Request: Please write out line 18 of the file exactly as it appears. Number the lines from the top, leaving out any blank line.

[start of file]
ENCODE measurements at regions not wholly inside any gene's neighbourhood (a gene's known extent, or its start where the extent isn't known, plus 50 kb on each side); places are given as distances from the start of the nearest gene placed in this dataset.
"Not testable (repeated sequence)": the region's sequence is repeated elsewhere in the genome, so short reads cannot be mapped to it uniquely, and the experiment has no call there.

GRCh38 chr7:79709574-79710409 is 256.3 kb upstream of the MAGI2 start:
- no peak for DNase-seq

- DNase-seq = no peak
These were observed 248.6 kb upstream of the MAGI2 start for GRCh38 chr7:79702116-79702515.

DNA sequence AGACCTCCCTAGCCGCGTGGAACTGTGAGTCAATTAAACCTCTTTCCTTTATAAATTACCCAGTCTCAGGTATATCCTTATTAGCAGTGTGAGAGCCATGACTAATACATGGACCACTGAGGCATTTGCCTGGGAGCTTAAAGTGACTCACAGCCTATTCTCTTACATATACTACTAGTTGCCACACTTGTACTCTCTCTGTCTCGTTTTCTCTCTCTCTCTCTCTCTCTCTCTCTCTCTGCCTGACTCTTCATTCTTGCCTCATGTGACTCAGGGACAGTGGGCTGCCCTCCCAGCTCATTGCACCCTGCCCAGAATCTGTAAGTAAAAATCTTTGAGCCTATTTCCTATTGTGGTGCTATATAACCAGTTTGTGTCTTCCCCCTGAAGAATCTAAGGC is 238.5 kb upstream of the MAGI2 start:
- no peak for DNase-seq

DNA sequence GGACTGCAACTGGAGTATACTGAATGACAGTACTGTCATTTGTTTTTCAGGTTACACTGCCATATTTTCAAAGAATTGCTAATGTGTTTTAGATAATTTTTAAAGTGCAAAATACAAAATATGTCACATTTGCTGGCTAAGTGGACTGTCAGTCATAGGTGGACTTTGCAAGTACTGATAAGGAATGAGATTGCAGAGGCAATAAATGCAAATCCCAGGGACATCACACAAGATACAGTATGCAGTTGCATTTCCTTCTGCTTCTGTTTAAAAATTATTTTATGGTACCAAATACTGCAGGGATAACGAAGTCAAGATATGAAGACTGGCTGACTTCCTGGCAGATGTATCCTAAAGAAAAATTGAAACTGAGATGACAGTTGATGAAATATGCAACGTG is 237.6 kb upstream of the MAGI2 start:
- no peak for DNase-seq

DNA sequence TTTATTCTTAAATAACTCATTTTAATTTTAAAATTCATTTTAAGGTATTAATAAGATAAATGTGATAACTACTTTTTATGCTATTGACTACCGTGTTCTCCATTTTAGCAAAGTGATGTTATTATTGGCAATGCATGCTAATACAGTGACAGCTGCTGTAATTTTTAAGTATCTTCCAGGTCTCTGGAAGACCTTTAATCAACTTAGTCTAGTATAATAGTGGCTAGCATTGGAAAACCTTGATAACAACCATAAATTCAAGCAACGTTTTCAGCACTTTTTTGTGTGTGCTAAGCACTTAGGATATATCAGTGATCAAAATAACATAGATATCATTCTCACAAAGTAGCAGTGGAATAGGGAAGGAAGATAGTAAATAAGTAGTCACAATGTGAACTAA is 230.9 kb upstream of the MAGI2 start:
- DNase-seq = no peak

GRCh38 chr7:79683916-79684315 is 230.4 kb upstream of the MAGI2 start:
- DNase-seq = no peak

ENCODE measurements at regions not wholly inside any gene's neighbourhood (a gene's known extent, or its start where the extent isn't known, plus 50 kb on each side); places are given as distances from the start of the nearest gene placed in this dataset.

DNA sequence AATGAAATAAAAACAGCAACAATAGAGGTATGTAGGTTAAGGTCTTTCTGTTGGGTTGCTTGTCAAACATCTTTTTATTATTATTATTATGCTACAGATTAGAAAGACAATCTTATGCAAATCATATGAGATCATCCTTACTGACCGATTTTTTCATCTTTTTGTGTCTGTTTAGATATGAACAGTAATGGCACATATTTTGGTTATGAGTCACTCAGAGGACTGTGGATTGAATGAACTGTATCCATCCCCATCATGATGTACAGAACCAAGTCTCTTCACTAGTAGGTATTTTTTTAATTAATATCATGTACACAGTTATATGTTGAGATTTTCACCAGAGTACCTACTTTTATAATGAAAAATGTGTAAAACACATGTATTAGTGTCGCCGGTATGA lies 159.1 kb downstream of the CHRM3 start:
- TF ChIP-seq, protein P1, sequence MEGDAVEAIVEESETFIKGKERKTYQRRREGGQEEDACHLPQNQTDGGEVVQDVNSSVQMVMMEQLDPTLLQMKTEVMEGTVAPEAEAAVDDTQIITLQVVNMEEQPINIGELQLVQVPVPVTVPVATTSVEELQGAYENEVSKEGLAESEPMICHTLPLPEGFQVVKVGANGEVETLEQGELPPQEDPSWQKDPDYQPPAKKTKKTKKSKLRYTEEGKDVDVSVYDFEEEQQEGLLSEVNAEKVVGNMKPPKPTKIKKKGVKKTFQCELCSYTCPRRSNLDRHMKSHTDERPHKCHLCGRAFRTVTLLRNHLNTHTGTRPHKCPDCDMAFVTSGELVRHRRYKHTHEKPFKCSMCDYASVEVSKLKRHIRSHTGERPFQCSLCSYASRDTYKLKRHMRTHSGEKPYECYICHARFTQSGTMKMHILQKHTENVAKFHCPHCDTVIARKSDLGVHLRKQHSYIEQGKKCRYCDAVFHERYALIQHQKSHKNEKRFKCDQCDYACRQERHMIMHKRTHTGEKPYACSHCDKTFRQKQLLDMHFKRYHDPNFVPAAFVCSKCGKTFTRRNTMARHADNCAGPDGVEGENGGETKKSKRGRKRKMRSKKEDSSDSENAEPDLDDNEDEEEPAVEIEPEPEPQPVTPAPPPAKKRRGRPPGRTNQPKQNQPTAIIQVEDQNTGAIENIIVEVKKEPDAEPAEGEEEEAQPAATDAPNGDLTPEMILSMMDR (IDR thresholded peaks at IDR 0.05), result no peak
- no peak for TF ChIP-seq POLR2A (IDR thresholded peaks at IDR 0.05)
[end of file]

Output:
- no peak for TF ChIP-seq POLR2A (IDR thresholded peaks at IDR 0.05)